As someone who has flown many hundreds of thousands of miles on United, this was a big deal for me. Over the years I’ve been treated every way a passenger can be treated, but it usually breaks down into three areas: the good, the bad and the ugly.
The bad and the ugly incidents on United stick out only because they have been infrequent and few. Like the time last November when I was racing to get through security in Chicago only to be told that the garment bag I had carried with me on the flight into O’Hare the day before was now too big and had to be checked instead. The bag hadn’t magically changed overnight, but United wasn’t about to explain why their bag policy had.
Or, the time a few years ago when I had a United ticket agent tell me that I would have to pay some huge change fee to rebook a ticket. When I complained and told her I was a 100,000-mile-a-year flier, she told me she didn’t care how much I flew. My response was simple: If you don’t care about your best customers, who exactly do you care about?
Thankfully, those incidents are the exceptions. What I remember most are good experiences when I was treated exceptionally well. Like the time when I was living in Hawaii and had my overnight flight to Chicago canceled at 1:30 in the morning. That wasn’t the good part. What was good was the next night, when, as I was finally getting on my rebooked flight to the Mainland, the United station manager came on the plane to personally and profusely apologize, at my seat, about the inconvenience I had been caused. Or all the times I had a ticket agent or gate clerk or phone agent go through all sorts of contortions to try to satisfy some demand I had--and sound happy while doing it.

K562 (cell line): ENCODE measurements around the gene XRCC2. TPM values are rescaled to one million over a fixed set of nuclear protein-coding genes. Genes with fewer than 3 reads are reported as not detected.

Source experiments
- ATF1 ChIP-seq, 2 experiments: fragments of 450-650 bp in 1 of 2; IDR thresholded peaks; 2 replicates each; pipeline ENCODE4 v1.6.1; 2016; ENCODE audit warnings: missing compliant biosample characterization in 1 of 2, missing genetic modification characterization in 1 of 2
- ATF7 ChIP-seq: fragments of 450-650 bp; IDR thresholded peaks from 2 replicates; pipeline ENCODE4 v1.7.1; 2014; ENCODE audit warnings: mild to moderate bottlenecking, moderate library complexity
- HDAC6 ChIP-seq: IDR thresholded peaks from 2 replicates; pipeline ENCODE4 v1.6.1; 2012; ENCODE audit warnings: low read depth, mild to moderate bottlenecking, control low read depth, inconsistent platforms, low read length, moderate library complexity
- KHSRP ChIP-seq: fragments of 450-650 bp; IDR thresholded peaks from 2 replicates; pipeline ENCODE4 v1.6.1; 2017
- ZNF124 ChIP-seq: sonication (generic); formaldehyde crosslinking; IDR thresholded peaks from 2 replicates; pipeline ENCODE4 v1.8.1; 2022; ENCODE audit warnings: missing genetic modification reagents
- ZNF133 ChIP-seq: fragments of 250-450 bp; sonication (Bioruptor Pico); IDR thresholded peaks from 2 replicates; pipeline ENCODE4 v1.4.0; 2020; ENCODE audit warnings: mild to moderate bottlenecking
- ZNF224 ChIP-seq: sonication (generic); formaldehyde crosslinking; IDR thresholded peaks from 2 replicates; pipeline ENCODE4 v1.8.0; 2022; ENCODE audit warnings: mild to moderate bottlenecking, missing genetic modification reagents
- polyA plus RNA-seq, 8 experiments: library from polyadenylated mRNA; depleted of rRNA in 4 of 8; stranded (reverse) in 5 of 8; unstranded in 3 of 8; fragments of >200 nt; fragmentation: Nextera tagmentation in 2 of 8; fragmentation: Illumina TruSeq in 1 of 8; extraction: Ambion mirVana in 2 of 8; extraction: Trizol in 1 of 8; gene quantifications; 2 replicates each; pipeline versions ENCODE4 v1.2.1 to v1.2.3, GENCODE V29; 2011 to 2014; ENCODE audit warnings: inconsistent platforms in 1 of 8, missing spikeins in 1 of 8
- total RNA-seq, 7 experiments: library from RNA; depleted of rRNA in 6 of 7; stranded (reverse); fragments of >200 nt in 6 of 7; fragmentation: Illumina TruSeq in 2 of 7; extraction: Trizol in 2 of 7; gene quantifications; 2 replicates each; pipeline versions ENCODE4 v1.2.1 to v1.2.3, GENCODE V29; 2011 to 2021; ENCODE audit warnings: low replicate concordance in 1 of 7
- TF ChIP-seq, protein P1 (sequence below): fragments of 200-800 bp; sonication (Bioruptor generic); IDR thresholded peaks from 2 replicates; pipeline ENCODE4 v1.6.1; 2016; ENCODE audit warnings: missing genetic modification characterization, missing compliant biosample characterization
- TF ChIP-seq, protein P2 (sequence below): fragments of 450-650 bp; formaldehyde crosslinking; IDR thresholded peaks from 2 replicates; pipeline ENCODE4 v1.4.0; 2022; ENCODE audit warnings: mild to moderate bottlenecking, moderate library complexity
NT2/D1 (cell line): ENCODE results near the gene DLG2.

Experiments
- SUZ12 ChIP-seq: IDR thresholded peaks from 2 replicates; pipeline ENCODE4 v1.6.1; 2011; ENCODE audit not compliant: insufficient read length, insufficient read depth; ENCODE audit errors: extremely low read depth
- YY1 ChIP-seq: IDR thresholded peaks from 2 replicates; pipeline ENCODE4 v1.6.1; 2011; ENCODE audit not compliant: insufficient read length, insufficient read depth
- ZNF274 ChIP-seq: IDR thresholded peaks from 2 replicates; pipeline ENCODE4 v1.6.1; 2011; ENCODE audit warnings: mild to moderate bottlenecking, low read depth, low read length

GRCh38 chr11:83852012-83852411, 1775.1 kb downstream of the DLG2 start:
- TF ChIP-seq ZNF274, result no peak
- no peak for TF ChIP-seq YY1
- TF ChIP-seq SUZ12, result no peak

And that’s the single thing that sticks out in my mind about United’s 38 months in bankruptcy --how pleasant and nice most of the airline’s employees were despite all the tough times they were going through.
It couldn’t have been easy. United comes out of Chapter 11 with 30 percent fewer employees and $3 billion less in annual labor costs. Those workers who made it through and continued with the airline took two steep pay cuts and had their defined-benefit pension plan eliminated. How do you stay upbeat and smiling to customers through all of that?
I don’t know that I could have done it, but this shows the great strength that a company like United can bring to bear even in the wake of such a massive financial restructuring--the strength of its workforce.
As one of America’s big "legacy" air carriers, United has a proud history. Remember "Fly the Friendly Skies"? It was United’s workers who personified the "Friendly Skies" campaign, and they made customers feel that it wasn’t just another slick marketing slogan.
United has a tough path ahead, but that’s true for all U.S. airlines as oil prices approach $70 a barrel. Industry analysts, however, say that the "new" United comes out of bankruptcy leaner, smarter and more competitive. It is starting fresh financially, has a great name, an honorable tradition and a golden opportunity to build a new, stronger future.
The most successful of today’s U.S. air carriers are Southwest and JetBlue. Their success, in large part, is due to their people and the added value they bring to the business.
United can get there too. It has a clean slate, a strong name and a gutsy workforce, but this may be the last, best chance to make it. For the sake of all those United employees who treated me well over the years, I hope it does.
Workforce Management, January 30, 2006, p. 58 -- Subscribe Now!